However then I did a bunch of little goofs on not noticing the time and just some other very small glitches with a couple of clients and that I got upset about!  I can handle the big goofs but these small ones that just keep happening add up.  This is not like me – the me that I was!  And more than that; In my book that sort of behavior, ditziness and sloppiness, is unprofessional.  Its letting details slide.  I am a detail person by nature so that is really hard on me.

This blog is a little over a year old.  I started it a year ago December just as I was getting officially diagnosed with the TBI.  The first couple of months worth of posts were about coming to grips with the reality and all that the correct diagnosis finally explained.  Then there were the intensive months of therapy at CORP-TBI at Harborview Medical Center in Seattle.  I wish I had written more during that time but I was semi swallowed by the program, then getting ready to leave Washington for this 6 month stint of living with my mom.  (CORP-TBI is Comprehensive Outpatient Rehabilitation Program for Traumatic Brain Injury.  GREAT program!!)

Now I am in a brand new chapter of “Life After TBI”.  I am reentering the work force.  I am away from the CORP support system but I am now in the semi-safety net of having a place to live for a few months while I explore this new me. 

Not sure what else to say so I am going to end this here.  I am not happy with this post but want to have it out there and done with.  However, I am sure this is not the end of the subject.

 

Emerson Jane Browne

I am Emerson Jane Browne. I write about Brains, Apps, & Productivity, and many other aspects of Life. I speak to TBI support groups, speak and teach workshops at tech, music, and writer conferences. I consult with organizations on strategic planning and building a strong community.


  • Tom

    Thank you! You’ve expressed my feelings, my thoughts perfectly. It is as though I wrote this myself.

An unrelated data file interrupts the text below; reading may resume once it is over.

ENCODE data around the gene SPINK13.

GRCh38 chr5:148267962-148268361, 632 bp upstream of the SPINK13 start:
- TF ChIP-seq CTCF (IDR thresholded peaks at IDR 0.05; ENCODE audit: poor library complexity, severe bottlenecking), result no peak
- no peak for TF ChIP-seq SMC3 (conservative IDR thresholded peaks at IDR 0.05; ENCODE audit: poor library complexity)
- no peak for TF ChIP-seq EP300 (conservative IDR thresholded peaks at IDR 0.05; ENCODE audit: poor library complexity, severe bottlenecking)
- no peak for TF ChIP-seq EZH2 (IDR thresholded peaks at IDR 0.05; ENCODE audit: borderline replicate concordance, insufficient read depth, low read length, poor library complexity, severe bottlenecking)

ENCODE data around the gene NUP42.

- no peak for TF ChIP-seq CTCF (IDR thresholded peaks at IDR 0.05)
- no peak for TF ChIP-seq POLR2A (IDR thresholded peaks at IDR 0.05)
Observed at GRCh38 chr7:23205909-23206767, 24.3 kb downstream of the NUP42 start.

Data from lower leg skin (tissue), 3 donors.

I too find and use writing as an outlet. I don’t write as well as you but I’m going to try it for fifteen (15) minutes a day!

  • Yup! I think people sometimes think I am making it up . . . until they are around me a lot. Then they get it. I one time had a good friend who is a nurse say to me “I think you just need to go out and get a job.” Then I stayed with her for two weeks . . . and she apologized for having said that.
    Have you gotten good help? I cannot say enough wonderful things about the help I received at Harborview Medical Center in Seattle. They have a rehab program for TBI. It took me being VERY proactive to find them and get a referral from my doc. I encourage you (and everyone with a TBI) to do the same.

  • I also have a mild TBI, and I share your concerns and views. Sometimes it is nice that people don’t know about the brain injury…if I bring it up to a new person, they get all quiet and don’t know what to say.
    Sometimes, I convince myself that I am better. This goes on until I have to do something little, like laundry or going to a new restaurant. It’s when I am in the middle of laundry and forgetting it, or when I am at a restaurant and there are entirely too many choices on the menu that I get zapped back to reality.
    I’m capable of things, but I’m not. It’s a weird little dance we do when we need help-then try to convince others that we are independent and capable.